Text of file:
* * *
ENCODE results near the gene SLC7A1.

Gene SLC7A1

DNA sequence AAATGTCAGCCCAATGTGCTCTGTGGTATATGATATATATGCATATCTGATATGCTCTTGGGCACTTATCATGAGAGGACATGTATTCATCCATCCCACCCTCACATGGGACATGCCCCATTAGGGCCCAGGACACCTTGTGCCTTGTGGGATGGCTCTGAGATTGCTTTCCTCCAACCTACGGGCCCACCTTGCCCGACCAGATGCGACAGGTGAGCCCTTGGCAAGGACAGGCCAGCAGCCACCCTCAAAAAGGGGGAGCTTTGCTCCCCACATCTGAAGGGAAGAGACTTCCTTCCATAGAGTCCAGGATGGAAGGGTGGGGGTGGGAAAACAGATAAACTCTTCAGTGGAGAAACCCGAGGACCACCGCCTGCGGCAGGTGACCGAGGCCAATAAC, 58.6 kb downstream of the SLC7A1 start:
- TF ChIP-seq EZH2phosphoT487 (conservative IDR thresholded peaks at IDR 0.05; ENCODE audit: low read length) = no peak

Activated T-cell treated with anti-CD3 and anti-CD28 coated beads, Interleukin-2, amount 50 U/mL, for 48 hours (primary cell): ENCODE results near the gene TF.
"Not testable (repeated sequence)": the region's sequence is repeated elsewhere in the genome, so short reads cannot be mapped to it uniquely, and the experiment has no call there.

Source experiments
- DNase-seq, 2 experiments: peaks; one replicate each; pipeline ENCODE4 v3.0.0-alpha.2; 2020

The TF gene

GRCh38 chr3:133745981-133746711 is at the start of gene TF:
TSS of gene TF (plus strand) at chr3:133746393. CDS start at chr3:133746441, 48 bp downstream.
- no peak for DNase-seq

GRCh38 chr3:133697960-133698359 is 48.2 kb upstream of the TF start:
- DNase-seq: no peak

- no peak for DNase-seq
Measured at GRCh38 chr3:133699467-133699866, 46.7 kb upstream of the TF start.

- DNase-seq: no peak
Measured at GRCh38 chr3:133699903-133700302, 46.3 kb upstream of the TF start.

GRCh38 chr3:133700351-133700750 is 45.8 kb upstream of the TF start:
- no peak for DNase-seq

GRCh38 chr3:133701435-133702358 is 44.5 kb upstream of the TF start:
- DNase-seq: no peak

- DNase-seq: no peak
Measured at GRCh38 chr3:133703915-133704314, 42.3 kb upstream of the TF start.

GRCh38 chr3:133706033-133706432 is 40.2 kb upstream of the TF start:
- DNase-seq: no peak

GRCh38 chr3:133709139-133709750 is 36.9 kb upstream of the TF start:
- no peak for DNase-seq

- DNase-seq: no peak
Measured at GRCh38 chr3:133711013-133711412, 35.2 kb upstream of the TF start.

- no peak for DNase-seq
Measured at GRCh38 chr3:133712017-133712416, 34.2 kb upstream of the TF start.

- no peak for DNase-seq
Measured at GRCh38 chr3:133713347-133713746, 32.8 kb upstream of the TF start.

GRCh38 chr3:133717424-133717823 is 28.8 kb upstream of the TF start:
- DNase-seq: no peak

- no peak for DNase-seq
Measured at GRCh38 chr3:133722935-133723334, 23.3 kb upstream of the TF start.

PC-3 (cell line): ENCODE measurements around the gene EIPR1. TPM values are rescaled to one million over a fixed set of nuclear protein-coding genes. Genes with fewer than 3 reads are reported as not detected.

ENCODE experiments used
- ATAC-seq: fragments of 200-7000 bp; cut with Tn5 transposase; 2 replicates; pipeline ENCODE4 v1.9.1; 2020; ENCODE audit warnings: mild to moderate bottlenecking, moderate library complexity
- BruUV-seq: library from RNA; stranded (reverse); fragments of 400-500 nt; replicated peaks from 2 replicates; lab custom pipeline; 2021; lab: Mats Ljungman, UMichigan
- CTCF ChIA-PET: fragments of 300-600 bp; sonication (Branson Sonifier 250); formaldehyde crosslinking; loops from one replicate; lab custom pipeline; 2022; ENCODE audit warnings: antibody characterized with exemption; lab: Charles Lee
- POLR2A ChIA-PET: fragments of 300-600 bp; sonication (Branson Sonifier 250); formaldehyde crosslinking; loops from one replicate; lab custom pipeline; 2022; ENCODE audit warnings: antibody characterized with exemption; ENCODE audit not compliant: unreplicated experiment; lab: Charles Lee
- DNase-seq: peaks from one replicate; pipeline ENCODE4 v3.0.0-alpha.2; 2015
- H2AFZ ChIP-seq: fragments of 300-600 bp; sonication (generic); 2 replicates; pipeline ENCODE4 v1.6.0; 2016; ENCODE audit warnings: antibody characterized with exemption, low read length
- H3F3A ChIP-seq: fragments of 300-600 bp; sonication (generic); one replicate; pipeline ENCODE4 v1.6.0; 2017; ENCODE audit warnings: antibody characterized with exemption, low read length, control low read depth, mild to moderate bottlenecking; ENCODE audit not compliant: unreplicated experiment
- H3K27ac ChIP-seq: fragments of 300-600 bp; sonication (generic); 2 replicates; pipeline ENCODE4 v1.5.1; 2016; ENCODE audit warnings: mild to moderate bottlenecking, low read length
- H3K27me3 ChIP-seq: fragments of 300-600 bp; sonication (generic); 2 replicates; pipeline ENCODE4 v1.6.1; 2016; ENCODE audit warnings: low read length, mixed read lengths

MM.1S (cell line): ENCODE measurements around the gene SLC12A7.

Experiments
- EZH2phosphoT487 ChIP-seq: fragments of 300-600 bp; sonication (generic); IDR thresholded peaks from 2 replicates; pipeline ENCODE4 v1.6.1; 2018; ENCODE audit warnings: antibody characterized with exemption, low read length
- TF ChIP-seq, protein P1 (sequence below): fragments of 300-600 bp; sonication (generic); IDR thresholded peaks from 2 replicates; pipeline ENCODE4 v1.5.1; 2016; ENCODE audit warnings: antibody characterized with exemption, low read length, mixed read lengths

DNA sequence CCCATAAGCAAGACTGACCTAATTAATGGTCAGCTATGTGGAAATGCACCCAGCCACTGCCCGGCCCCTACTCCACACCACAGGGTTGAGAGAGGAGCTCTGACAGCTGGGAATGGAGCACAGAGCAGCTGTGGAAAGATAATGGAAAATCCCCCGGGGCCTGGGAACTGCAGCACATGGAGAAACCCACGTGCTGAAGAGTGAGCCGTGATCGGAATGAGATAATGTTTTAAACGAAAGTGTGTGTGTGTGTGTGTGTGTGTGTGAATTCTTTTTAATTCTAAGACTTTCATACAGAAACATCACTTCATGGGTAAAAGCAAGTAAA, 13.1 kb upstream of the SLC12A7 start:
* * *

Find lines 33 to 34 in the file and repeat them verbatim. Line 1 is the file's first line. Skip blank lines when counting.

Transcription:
- no peak for DNase-seq
Measured at GRCh38 chr3:133713347-133713746, 32.8 kb upstream of the TF start.